You mean the exposure rates that decline over time with vaccination? There’s a reason that one counts morbidity. However, with measles being so rare, it is the case that possible contacts are tracked down at great public expense. Here’s what happened for a single importation.

    “In February 2004, a group of ∼28 college students from a community in Iowa with a high proportion of nonmedical exemptions to vaccination traveled together to India, where ∼44000 cases of measles were reported in 2003, although the true number is certainly much higher. All 6 students without receipt of at least 1 dose of measles vaccination contracted measles in India. The Iowa Department of Public Health (IDPH) recommended that students with measles stay in India during their infectious period to avoid potential spread during prolonged airline flights. Nonimmune contacts were asked to stay until the end of their potential incubation period. Despite the IDPH recommendations, 1 exposed unvaccinated student returned to Iowa earlier than requested. During his travel, involving connections in 2 busy airports, he developed a cough and conjunctivitis. Shortly after arrival in Iowa, he developed a rash and saw a physician who reported the case to the IDPH, and measles was subsequently laboratory-confirmed.”

  160. DRDAD
    March 28, 2014 at 9:09 pm

    Exposure rates do decrease over time yes, I agree. This study suggests that 100% of people vaccinated for measles don’t get it and 100% of people who are not vaccinated get it if exposed. I think this one is probably more accurate. http://www.ncbi.nlm.nih.gov/pmc/articles/PMC1646939/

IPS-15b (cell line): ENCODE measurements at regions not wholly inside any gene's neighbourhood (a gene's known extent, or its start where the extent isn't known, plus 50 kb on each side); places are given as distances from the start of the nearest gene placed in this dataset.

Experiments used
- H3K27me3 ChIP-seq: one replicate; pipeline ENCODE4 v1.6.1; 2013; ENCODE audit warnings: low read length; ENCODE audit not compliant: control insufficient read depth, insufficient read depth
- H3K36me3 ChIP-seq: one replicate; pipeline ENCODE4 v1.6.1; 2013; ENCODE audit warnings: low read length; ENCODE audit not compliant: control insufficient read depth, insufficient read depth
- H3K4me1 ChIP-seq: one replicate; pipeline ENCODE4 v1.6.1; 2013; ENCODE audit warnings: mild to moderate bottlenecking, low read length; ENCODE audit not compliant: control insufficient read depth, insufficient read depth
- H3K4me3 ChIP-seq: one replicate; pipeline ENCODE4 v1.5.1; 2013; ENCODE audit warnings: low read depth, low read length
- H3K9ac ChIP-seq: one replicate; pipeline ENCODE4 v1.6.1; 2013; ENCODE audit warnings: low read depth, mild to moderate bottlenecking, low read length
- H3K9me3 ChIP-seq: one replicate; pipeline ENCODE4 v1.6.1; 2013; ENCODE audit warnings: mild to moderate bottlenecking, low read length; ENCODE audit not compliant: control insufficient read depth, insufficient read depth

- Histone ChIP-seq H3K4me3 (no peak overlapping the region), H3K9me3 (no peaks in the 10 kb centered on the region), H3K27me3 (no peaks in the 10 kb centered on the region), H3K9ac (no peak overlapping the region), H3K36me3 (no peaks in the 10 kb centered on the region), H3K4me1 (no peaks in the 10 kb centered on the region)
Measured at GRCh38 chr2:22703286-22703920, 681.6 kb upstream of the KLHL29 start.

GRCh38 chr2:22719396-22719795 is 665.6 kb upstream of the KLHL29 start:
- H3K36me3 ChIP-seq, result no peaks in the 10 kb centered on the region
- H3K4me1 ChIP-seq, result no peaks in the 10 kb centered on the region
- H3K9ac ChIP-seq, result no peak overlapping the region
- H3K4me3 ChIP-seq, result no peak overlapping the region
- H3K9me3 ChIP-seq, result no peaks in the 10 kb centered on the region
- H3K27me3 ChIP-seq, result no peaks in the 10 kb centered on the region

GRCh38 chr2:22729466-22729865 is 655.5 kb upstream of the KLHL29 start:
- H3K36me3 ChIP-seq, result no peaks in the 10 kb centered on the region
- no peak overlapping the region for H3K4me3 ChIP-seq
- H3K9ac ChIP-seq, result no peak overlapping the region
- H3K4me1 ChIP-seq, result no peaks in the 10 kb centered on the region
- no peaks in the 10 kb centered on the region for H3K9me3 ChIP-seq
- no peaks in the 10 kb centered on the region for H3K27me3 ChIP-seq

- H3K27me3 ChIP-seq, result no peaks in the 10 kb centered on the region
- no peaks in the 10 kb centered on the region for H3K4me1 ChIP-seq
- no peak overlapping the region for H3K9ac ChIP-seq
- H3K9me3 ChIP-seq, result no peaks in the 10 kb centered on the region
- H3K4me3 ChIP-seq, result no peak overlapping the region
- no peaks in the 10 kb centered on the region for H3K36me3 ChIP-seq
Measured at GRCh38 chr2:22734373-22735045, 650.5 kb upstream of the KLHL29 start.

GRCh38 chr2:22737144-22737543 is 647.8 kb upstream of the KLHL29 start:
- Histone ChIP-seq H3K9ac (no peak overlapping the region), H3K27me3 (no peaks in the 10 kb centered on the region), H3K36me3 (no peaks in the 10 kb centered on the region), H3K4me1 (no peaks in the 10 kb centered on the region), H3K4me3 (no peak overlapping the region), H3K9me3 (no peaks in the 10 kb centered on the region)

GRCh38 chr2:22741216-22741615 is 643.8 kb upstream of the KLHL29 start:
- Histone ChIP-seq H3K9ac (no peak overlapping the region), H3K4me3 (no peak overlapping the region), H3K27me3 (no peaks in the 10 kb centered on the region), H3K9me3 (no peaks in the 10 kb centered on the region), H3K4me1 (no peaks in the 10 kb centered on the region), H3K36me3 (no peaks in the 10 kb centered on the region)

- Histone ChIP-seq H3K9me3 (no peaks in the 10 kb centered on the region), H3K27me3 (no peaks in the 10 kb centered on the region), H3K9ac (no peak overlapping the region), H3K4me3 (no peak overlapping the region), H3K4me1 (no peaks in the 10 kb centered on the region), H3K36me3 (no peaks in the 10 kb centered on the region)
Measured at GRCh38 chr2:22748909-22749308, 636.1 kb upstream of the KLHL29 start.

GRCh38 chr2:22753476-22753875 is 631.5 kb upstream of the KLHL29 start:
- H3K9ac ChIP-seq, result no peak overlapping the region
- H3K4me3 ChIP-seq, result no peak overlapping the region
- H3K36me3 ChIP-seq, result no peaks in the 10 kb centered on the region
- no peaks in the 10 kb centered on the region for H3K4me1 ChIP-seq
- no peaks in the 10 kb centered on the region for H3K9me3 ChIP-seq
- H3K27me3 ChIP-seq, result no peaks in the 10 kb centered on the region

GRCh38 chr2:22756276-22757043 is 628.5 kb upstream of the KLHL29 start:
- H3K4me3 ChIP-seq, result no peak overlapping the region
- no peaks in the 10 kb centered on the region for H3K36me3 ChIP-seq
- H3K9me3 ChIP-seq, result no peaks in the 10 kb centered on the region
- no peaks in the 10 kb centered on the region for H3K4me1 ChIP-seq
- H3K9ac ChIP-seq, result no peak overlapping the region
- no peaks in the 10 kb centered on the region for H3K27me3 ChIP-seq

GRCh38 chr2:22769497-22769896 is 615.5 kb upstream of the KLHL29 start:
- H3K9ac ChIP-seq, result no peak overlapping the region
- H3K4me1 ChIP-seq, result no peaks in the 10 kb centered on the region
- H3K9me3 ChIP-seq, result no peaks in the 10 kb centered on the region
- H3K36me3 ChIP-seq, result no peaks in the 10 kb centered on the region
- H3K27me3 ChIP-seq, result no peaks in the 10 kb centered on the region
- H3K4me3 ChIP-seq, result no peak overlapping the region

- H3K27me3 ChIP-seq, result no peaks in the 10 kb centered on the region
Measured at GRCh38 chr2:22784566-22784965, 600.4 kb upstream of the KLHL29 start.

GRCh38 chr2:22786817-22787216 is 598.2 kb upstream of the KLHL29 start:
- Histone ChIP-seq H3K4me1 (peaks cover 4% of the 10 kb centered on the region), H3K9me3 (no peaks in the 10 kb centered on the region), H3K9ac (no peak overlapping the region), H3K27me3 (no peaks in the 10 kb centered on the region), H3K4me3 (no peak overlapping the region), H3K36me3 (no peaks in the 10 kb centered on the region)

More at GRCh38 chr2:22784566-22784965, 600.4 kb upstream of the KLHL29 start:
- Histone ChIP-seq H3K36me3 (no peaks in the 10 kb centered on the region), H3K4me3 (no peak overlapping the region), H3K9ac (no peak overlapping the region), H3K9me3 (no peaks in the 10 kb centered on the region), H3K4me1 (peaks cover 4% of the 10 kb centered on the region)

“An outbreak of measles occurred in a high school with a documented vaccination level of 98 per cent. Nineteen (70 per cent) of the cases were students who had histories of measles vaccination at 12 months of age or older and are therefore considered vaccine failures. Persons who were unimmunized or immunized at less than 12 months of age had substantially higher attack rates compared to those immunized on or after 12 months of age. Vaccine failures among apparently adequately vaccinated individuals were sources of infection for at least 48 per cent of the cases in the outbreak”

  161. DRDAD
    March 28, 2014 at 9:20 pm

    I do agree. If you don’t vaccinate for measles AND you are exposed to measles you will GET measles(95-98% chance). But the research would show that only about 15% of unvaccinated kids will contract measles and about 5% of fully vaccinated kids will also. I’ll take my chances with measles and life-long immunity rather than a failing vaccine. The complications of measles are much much less than what the stnats would appear. This considers world-wide and also religious non-meidcal interventionists. I am not one of those. I actually have complete faith that modern medicine will decrease the mortality risk to an almost zero chance. 0.001%

  162. Narad
    March 28, 2014 at 9:44 pm

    DRDAD :
    But the research would show that only about 15% of unvaccinated kids will contract measles and about 5% of fully vaccinated kids will also.

    In an outbreak? No, the unvaccinated:vaccinated ratio of attack rates is higher than 3.

    I’ll take my chances with measles and life-long immunity rather than a failing vaccine.

    You don’t know that disease-based immunity is “lifelong,” now do you? Why shouldn’t it identically “fail” in the absence of “natural boosters” in the form of endemic disease? I’m not going to bother doing your homework for you this time.